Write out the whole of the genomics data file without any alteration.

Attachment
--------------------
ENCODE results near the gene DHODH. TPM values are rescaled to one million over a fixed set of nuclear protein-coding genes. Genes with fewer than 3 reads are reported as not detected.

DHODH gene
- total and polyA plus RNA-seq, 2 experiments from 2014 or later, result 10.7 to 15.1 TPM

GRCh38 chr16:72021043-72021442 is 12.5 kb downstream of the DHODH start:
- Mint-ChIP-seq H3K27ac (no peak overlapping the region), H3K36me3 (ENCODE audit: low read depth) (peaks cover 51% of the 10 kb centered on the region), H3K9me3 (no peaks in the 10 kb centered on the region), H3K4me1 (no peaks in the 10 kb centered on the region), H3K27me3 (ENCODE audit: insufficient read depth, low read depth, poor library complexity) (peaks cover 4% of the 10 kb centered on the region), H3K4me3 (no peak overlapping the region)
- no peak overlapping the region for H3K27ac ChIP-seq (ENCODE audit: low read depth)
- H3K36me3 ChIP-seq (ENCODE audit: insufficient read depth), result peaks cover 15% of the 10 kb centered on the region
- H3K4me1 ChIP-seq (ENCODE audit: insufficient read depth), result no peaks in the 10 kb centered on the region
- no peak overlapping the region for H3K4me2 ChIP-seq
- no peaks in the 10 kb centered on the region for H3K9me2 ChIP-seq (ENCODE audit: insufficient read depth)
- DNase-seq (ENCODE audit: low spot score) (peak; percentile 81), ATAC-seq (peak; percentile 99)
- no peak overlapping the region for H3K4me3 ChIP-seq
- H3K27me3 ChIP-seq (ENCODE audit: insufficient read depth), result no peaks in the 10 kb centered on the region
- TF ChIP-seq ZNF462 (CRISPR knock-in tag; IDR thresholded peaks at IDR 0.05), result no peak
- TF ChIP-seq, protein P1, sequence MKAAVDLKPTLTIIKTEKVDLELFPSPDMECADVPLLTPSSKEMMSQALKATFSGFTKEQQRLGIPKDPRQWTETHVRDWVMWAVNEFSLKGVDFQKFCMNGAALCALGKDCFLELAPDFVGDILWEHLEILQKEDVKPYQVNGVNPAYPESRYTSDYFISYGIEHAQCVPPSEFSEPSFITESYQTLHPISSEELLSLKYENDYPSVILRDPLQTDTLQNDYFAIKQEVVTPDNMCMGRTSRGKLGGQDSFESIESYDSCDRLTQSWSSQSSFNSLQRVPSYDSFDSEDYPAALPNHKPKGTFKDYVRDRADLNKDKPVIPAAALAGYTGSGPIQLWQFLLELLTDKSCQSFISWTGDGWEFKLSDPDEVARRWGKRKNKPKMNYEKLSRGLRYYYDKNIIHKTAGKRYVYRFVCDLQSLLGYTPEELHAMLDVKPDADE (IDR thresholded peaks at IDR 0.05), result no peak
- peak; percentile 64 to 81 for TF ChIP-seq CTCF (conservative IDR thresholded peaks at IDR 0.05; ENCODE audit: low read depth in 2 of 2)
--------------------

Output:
ENCODE results near the gene DHODH. TPM values are rescaled to one million over a fixed set of nuclear protein-coding genes. Genes with fewer than 3 reads are reported as not detected.

DHODH gene
- total and polyA plus RNA-seq, 2 experiments from 2014 or later, result 10.7 to 15.1 TPM

GRCh38 chr16:72021043-72021442 is 12.5 kb downstream of the DHODH start:
- Mint-ChIP-seq H3K27ac (no peak overlapping the region), H3K36me3 (ENCODE audit: low read depth) (peaks cover 51% of the 10 kb centered on the region), H3K9me3 (no peaks in the 10 kb centered on the region), H3K4me1 (no peaks in the 10 kb centered on the region), H3K27me3 (ENCODE audit: insufficient read depth, low read depth, poor library complexity) (peaks cover 4% of the 10 kb centered on the region), H3K4me3 (no peak overlapping the region)
- no peak overlapping the region for H3K27ac ChIP-seq (ENCODE audit: low read depth)
- H3K36me3 ChIP-seq (ENCODE audit: insufficient read depth), result peaks cover 15% of the 10 kb centered on the region
- H3K4me1 ChIP-seq (ENCODE audit: insufficient read depth), result no peaks in the 10 kb centered on the region
- no peak overlapping the region for H3K4me2 ChIP-seq
- no peaks in the 10 kb centered on the region for H3K9me2 ChIP-seq (ENCODE audit: insufficient read depth)
- DNase-seq (ENCODE audit: low spot score) (peak; percentile 81), ATAC-seq (peak; percentile 99)
- no peak overlapping the region for H3K4me3 ChIP-seq
- H3K27me3 ChIP-seq (ENCODE audit: insufficient read depth), result no peaks in the 10 kb centered on the region
- TF ChIP-seq ZNF462 (CRISPR knock-in tag; IDR thresholded peaks at IDR 0.05), result no peak
- TF ChIP-seq, protein P1, sequence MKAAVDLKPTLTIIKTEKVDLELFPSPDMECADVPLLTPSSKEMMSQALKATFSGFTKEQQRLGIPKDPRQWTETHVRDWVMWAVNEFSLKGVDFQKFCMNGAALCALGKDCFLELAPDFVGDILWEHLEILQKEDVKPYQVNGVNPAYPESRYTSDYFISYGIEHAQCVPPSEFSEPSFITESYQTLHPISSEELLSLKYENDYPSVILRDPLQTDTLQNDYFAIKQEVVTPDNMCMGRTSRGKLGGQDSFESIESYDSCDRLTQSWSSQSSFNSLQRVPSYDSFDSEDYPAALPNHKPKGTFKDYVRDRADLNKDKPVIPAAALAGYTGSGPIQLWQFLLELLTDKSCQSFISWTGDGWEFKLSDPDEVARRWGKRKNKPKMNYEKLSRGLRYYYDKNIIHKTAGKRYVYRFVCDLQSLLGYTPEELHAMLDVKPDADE (IDR thresholded peaks at IDR 0.05), result no peak
- peak; percentile 64 to 81 for TF ChIP-seq CTCF (conservative IDR thresholded peaks at IDR 0.05; ENCODE audit: low read depth in 2 of 2)